Extruder decision advice for library - FlexiDually, Dual Extruder

I am looking for advice. I am trying to make a good decision for my patrons. 3D printing at my library is new. I did my best to read as many post related to my questions as possible. Here is where I am at. I am purchasing accessories for a public library users, so there will be a range of printing needs. We have a Taz 6 and a Printrbot Play. We have the grant money now and won’t really have it for sure in subsequent years. Basically our budget on going will be for basic maintenance and filament (which depends on use).

I am looking to definitely provide Dual Extrusion and also Flexy filament options. I had been prepared to fork up the money out of Grant money to buy the Dual extruder, FlexyDually, and Flexy - about $1,300. However, after reading some posts here I see that there are people that are printing their own extruder heads or attaching a single Extruder to the FlexyDually (swapping out the Flexy Extruder) I am unsure what is the best approach. Also, I believe I read that a best practice is - if you want to offer different types of filaments you may want to have a dedicated Extruder for each - not just a nozzle? We have only printed with PLA and nGen so far, I am not sure how ABS will print, we do not have an enclosure. So if printing parts with ABS is necessary that may matter.

So my question is should I –
A) Just buy all three - You’re over thinking it, this opportunity won’t happen again.
B) Buy just the Dual Extruder and Single Flexy (with the idea I can put the Flexy on the Dual for a Dual flex and non-flex extruder) - spend the rest on filament.
C) Buy just the FlexyDually and Single Flexy (with the idea I can put the single non-flex extruder on the FlexyDually to make a Dual non-flex extruder) - Aside: Can the Flexi Extruder from the FlexiDually become a single Flexy?
D) Find the money - Just buy all three and add another Single extruder for “exotic” or metal filaments.
E) If I were to buy just B or just C - would you buy a second single Extruder for “exotic” or metal filaments.

Other info:
Taz 6
.5 nozzle
I am planning on getting a set (maybe two) of http://www.matterhackers.com/store/printer-accessories/e3d-v6-extra-nozzle-fun-pack-3.00mm
Filaments looking at providing: PLA, MOLDLAY, T-GLASE, NGEN, HIGH TEMP PLA, NinjaFlex, SemiFlex WoodFill, SteelFill, possibly ABS, possible PVA, possible HIPS
We have no enclosure
I hope to participate in Enable the Future
Considering purchasing Simplify3D

Thanks for you collective wisdom and advice,


I’m no expert, in fact, I’ve really just started in the process of 3D printing a month back with a TAZ 6. But I have an engineering background, so it may be easier for me than others.

However, let me give you my take on things.

1st of all, the TAZ 6 supposedly can take 1.75mm filament (though not supported) and works well. I mention this as there are more choices in this size, and may be cheaper.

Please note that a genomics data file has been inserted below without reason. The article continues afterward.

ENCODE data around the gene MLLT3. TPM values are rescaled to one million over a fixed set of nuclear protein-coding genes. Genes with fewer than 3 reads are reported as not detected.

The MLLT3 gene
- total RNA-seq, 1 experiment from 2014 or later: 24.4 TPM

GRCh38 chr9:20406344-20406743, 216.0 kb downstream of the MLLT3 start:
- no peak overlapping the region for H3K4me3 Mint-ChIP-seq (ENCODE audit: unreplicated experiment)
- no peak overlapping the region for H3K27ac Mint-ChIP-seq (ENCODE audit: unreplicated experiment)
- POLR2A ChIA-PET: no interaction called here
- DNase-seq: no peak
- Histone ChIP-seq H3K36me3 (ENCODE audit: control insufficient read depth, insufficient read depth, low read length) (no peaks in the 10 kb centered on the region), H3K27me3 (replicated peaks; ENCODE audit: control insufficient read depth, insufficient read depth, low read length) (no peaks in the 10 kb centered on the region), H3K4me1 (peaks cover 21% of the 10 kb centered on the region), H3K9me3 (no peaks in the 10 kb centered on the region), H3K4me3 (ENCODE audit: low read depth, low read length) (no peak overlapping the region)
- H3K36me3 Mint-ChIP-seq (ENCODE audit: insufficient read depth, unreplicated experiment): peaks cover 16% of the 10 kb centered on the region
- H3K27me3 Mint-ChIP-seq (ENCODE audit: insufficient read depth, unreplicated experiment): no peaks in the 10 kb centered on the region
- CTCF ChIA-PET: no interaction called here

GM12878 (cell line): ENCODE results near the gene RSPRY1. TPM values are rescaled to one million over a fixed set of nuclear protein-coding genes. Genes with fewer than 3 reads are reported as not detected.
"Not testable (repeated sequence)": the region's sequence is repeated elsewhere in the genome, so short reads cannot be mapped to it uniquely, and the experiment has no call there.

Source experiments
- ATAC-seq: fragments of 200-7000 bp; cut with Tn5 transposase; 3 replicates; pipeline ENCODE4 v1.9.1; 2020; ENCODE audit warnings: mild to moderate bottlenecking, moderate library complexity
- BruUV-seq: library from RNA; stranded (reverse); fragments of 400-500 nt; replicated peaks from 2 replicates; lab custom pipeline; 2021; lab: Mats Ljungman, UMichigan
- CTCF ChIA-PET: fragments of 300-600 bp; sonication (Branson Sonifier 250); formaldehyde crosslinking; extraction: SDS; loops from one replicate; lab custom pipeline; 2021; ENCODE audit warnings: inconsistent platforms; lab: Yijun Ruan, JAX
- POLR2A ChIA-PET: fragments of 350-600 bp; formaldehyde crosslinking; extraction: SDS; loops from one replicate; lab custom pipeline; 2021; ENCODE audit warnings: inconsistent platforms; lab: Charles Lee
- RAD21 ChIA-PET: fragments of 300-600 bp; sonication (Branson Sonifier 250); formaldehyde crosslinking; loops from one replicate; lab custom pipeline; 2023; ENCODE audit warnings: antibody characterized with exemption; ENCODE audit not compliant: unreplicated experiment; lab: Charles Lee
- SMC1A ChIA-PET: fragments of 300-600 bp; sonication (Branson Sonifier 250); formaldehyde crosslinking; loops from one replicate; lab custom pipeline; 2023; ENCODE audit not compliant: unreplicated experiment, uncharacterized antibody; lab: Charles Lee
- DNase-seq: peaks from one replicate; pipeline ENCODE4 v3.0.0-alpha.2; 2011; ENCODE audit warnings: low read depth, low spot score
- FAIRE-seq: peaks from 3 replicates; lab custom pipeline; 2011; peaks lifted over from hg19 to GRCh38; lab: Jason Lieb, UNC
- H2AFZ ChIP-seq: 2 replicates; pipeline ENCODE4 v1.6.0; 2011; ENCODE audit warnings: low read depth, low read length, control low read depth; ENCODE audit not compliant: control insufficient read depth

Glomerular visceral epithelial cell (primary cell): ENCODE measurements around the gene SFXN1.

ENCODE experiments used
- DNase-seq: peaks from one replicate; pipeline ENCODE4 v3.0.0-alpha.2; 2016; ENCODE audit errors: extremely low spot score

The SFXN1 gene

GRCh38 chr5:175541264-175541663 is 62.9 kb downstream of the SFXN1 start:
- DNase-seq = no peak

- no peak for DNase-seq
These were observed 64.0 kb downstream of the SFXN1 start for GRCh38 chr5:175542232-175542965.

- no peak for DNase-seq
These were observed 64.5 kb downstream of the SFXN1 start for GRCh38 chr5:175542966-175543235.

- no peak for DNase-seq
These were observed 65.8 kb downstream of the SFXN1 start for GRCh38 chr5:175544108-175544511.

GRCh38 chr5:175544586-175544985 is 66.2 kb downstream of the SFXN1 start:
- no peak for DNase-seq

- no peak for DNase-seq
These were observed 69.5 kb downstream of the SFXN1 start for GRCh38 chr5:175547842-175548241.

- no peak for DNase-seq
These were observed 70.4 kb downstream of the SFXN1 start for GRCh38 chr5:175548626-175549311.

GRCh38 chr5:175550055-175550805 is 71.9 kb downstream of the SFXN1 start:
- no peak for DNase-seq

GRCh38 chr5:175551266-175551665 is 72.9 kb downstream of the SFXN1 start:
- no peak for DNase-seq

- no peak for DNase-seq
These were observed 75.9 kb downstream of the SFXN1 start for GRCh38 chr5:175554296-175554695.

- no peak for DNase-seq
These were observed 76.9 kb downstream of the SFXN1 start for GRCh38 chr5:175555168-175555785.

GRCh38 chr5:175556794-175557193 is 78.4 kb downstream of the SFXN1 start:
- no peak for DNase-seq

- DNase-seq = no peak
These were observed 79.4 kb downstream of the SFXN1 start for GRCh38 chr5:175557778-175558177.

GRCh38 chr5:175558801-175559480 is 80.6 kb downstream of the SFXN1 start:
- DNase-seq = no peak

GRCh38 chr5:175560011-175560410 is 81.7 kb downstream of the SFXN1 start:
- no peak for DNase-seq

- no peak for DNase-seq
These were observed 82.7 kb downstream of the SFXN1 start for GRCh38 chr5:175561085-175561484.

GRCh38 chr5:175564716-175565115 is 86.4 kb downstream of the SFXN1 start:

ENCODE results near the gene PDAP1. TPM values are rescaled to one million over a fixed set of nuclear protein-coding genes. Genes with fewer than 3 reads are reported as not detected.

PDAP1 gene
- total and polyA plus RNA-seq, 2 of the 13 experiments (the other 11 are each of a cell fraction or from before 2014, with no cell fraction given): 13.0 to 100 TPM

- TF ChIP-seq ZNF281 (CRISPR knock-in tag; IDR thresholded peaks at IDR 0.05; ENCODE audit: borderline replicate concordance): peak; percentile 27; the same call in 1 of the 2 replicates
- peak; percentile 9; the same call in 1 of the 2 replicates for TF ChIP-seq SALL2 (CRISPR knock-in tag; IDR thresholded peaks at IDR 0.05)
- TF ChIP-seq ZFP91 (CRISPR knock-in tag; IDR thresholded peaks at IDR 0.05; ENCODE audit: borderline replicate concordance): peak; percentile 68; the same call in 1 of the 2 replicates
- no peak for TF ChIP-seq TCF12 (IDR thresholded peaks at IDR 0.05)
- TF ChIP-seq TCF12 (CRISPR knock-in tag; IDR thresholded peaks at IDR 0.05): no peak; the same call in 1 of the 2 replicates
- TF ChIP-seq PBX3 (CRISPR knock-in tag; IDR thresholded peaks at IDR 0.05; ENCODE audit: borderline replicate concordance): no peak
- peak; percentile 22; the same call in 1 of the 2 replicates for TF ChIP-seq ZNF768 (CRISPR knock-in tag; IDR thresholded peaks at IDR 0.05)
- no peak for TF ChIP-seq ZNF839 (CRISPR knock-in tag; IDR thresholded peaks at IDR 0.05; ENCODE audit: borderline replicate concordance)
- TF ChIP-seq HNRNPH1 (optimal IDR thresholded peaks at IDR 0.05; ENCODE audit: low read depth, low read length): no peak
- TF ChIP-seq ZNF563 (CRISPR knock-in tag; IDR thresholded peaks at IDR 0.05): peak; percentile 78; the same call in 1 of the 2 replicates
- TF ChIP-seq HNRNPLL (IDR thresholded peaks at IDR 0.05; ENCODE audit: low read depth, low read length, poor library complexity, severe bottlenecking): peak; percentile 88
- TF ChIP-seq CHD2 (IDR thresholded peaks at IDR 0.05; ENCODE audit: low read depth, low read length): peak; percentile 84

2nd, make sure you check Amazon prices, Newegg prices as well as Lulzbot and Matterhackers for filament and tool heads. Amazon prices vary often, so check often. The dual head is typically about 6% off at Amazon. Filament prices vary a lot (as well as quality) so check all these sites. If there is a Microcenter near you, they carry some of these things, and occasionally (read rarely) they have some of these things that they do carry on sale in store.

Dual Extruder and FleyDually. I have been experimenting with the start, start2, end and end2 gcode. The initialization files that come with Lulzbot edition of Cura for the Dual heads seem to be limited for types, e.g. PLA-PLA. In fact, finding that page that has some configuration files is difficult on the Lulzbot web pages. However, if set up correctly (and I don’t know if their Cura or the new version of Cura), you can use a either dual extrusion head as if it was a single head (so you can have both filaments loaded as choices). Simplify3D may well be worth it, and may be better at this as it comes. It is considered the best slicer, and I have yet to use it. But Simplify3D may also be cheaper for an Educational facility such as a Library. Same thing may also be for Solidworks or other paid CAD or support software.

So, in my opinion the single head that came with the TAZ 6, a Dual Extruder and a FlexyDually may be all you need for the greatest flexibility with the lowest cost. I would probably leave the Dual Extruder as the primary tool head though.

The tool head cable pins can be easily damaged if not inserted carefully when changing tool heads, so I recommend changing heads only when absolutely necessary, and limiting those that can. I changed the tool head screw that holds it on (an M3 x 10mm screw) to knurled knob screw, which allows me to change the head without a tool. I have a lot of spares of these, and if you wanted one, PM me, and I could mail it to you.

Usage by many people issues - I have found if you load the wrong firmware (which you should do when changing heads, particularly switching between dual and single) It will do bad things in the Homing process (noisy things like pressing the bed down near the Homing switch) which can’t be good. Wrong configuration files can mess up heads and the bed. Bad removal techniques will destroy your PEI bed. So what can you do? 1st of all create a checklist for changing heads so users can always follow the sequence. Teach users how to prepare the bed (e.g. tape, glue, etc) if needed, how to remove the objects from the bed, and how to insert and remove filaments from the tool head. Have people be careful of the tool head extruder heat (up to 300 degrees C) and the bed heat as well when turned up to high temperatures. You don’t want people to get burned! And tool usage and safety (e.g to remove objects) is paramount.